Misguided emotions, union misbehavior, and government intervention on behalf of Big Labor are collectively combining to threaten jobs and are putting in danger any potential deal between American Airlines and U.S. Airways which might serve to save American.
This most recent attempt to ram Big Labor’s agenda through the airline industry has been orchestrated by none other than Democrats in the United States Senate, who waded into the merger and accompanying battle to force costly union elections upon American Airlines -- elections which could delay their merger with U.S. Airways and force them to spend millions they need to restructure. CWA, the Communications Workers of America, is looking to represent American’s 3,000 passenger service attendants, but an election now would delay the merger process and obviously confuse American’s employees, who are about to transfer to an entirely new entity.
Yet Senators Harry Reid, Tom Harkin, and Jay Rockefeller this week attempted to use their position of power to “persuade” American to allow the elections, even though American could suffer extended hardship. It’s clear from their actions that they, and others like them in Congress, would prefer unions be allowed to run roughshod over corporations, if only because union campaign money is so desirable in a vital election year.
The collection of Senators currently pressuring for elections cite the American workers’ right to unionize as their priority, but to call these elections “necessary” assumes that the unions have pure intentions. In reality, hotheaded emotional reactions have held up a deal between American and seven union groups, primarily because U.S. Airways has been masterful at obtaining union concessions in the face of American’s bankruptcy. Five of seven Transport Workers Union (TMU) groups voted in favor of the deal American’s unions struck with U.S. Airways, saving 1,300 jobs and implementing measures that would have eventually given them pay raises, along with various other benefits. But mechanics groups and others rejected the deal, either in hopes of fewer concessions, or simply out of anger.
Defying reason in uncertain economic times, the two remaining union groups voted to put more jobs at risk.
The unions’ misbehavior continues past individual votes, as they have already thrown in their lot with U.S. Airways while American Airlines continues to sit in Chapter 11. Before the restructuring process even neared completion, all three unions involved with American threw their support behind a merger, instead of restructuring, going as far as negotiating labor agreements with U.S. Airways, and assuming that American would simply die on the vine and then be forced to abide by their agreements. U.S. Airways is already using these same agreements to argue to American’s creditors that a merger is the only possible way out for American, leaving American to either make the unions a better offer or accept their fate.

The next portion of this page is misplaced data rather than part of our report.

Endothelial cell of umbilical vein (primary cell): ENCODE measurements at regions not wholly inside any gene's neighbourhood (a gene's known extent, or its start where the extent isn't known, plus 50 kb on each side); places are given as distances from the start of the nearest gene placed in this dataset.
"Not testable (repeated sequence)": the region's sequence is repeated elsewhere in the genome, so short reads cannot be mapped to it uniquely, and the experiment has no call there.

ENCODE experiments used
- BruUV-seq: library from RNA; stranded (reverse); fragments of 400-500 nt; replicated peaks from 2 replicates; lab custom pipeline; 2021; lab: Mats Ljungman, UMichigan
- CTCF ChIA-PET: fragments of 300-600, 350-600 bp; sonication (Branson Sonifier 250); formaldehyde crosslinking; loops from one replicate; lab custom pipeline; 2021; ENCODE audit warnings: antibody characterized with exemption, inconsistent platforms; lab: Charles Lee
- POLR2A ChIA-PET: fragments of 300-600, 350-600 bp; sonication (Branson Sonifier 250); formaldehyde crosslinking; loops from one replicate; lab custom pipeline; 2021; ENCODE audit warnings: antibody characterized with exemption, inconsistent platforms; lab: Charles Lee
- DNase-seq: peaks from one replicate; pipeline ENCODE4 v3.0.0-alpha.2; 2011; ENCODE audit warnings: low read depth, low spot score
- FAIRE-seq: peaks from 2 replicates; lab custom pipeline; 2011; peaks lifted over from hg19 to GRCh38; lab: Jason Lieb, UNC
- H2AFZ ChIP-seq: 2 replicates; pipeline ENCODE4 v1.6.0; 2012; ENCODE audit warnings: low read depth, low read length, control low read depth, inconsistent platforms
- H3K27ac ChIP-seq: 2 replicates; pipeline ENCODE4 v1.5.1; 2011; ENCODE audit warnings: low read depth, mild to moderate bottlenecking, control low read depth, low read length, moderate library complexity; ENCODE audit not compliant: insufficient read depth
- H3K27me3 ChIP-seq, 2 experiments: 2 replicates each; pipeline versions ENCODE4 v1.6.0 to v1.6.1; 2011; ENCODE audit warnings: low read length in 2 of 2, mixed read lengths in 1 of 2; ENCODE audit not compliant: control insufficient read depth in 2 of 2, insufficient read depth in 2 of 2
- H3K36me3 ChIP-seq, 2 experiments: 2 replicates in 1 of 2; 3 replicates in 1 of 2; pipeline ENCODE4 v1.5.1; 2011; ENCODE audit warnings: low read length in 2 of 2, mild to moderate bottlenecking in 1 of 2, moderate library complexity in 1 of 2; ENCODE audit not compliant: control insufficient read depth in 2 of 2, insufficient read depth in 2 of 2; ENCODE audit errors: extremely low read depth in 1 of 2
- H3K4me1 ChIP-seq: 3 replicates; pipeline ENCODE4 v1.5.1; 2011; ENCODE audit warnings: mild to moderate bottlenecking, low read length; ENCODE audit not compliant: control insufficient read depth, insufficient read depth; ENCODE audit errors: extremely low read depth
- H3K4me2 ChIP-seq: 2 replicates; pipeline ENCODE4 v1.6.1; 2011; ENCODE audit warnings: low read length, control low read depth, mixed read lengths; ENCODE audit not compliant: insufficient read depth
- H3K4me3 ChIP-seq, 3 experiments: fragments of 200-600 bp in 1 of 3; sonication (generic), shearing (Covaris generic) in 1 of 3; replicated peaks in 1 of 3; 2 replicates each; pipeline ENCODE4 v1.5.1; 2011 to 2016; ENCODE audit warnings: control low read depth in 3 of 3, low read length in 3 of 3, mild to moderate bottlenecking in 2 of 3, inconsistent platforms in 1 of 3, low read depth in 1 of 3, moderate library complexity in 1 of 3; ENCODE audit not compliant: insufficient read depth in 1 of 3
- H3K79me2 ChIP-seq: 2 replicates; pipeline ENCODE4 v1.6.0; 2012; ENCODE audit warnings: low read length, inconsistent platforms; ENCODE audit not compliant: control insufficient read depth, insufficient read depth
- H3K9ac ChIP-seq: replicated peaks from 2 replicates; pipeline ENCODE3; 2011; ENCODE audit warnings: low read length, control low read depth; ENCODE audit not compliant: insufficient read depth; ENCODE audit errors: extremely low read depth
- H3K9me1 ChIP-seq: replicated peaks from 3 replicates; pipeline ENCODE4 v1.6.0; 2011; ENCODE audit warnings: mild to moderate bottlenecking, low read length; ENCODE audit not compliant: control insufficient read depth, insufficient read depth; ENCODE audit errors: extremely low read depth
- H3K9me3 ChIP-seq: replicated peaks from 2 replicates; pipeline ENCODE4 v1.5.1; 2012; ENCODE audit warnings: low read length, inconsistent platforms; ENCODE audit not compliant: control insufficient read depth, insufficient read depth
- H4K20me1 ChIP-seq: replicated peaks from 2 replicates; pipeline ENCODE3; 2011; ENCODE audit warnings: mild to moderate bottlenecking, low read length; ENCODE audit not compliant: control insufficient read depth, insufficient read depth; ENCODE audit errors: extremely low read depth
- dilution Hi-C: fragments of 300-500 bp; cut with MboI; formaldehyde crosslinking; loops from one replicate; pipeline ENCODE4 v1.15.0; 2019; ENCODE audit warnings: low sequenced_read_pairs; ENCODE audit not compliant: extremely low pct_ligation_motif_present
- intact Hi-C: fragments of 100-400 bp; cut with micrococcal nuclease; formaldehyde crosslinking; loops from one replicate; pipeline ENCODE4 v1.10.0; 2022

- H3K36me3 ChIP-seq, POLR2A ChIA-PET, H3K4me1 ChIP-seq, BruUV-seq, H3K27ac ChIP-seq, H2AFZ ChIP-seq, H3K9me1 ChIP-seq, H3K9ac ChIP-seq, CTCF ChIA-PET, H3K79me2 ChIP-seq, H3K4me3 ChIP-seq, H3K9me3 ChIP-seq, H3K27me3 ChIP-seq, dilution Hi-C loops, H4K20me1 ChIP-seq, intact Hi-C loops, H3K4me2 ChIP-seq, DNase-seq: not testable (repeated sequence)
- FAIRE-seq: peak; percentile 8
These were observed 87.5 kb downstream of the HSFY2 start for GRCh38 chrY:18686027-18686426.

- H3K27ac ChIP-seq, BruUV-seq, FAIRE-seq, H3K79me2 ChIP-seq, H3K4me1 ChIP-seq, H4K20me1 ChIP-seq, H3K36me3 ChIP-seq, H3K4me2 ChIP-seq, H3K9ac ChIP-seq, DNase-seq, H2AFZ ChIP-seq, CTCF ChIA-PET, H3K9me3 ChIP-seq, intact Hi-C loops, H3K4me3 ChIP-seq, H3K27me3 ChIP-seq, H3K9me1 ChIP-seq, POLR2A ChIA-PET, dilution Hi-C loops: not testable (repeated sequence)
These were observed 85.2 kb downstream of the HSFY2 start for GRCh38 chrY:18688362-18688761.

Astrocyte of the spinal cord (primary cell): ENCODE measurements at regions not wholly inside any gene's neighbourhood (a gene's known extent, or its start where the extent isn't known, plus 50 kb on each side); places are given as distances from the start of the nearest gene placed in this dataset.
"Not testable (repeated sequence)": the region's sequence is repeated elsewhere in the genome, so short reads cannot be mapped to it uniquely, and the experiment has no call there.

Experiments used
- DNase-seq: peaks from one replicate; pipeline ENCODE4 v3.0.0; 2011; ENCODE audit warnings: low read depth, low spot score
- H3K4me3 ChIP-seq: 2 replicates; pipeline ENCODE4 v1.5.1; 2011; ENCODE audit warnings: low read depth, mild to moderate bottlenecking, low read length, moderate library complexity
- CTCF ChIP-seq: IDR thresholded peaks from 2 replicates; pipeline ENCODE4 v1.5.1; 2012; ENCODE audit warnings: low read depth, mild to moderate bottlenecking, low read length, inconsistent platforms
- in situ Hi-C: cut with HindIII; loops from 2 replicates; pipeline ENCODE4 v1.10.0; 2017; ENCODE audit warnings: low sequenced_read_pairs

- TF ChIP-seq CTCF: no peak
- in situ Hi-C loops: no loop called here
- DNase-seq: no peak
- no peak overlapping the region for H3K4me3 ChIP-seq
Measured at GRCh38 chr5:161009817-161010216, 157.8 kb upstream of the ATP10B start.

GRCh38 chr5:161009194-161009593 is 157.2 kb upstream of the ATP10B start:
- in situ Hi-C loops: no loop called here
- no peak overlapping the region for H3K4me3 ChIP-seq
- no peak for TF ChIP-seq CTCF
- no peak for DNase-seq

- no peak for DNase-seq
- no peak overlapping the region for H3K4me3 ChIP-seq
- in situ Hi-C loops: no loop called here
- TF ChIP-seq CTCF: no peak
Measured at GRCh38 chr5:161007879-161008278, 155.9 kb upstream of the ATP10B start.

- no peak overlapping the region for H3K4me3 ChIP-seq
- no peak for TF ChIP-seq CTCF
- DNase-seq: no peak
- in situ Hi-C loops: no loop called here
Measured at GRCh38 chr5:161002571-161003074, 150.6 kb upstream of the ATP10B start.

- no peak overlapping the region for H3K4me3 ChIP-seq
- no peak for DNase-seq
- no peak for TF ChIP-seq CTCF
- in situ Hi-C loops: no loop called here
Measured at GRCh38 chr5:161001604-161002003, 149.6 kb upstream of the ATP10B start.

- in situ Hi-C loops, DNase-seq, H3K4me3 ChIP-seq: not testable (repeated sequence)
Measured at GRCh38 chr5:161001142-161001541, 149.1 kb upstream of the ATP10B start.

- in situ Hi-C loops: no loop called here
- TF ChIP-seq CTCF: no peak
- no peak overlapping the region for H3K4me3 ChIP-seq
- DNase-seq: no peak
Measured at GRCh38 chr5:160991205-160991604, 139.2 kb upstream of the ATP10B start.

And it gets worse.
Further flying in the face of logic is the fact that these unions completely overlook potential problems that come with integrating two different groups of pilots from two different unions. The probability of tensions rising is one that cannot be ignored, and given the history of lawsuits emerging from previous airline mergers stemming from just this issue, the risk is serious. Indeed, the only thing that remains certain throughout these negotiations is that resources will remain wasted in court, when unions could have helped American"s restructuring process and saved the jobs of hundreds of American workers.
And now, the unions are pushing for a mid-bankruptcy election, holding American hostage to union – not workers’ and certainly not American’s – interests. Industry experts have recently stepped up to question whether the merger should even happen, given how bad the deal seems to be for American.
But Congressional Democrats would rather side with unions in a knee-jerk play for their love than take a close look at a major industry merger.
Against the backdrop of a struggling economy that has the airline industry facing higher fuel prices and tough competition, the abject refusal of labor unions to take the intimidation card off the table is one that cannot go unchallenged. As unions walk out of negotiations and threaten strikes, more employees are suffering. American Airlines’ unions must reevaluate their priorities, and Democrats in the Senate would be wise to reconsider the political calculus of involving themselves in merger negotiations for the sake of political points.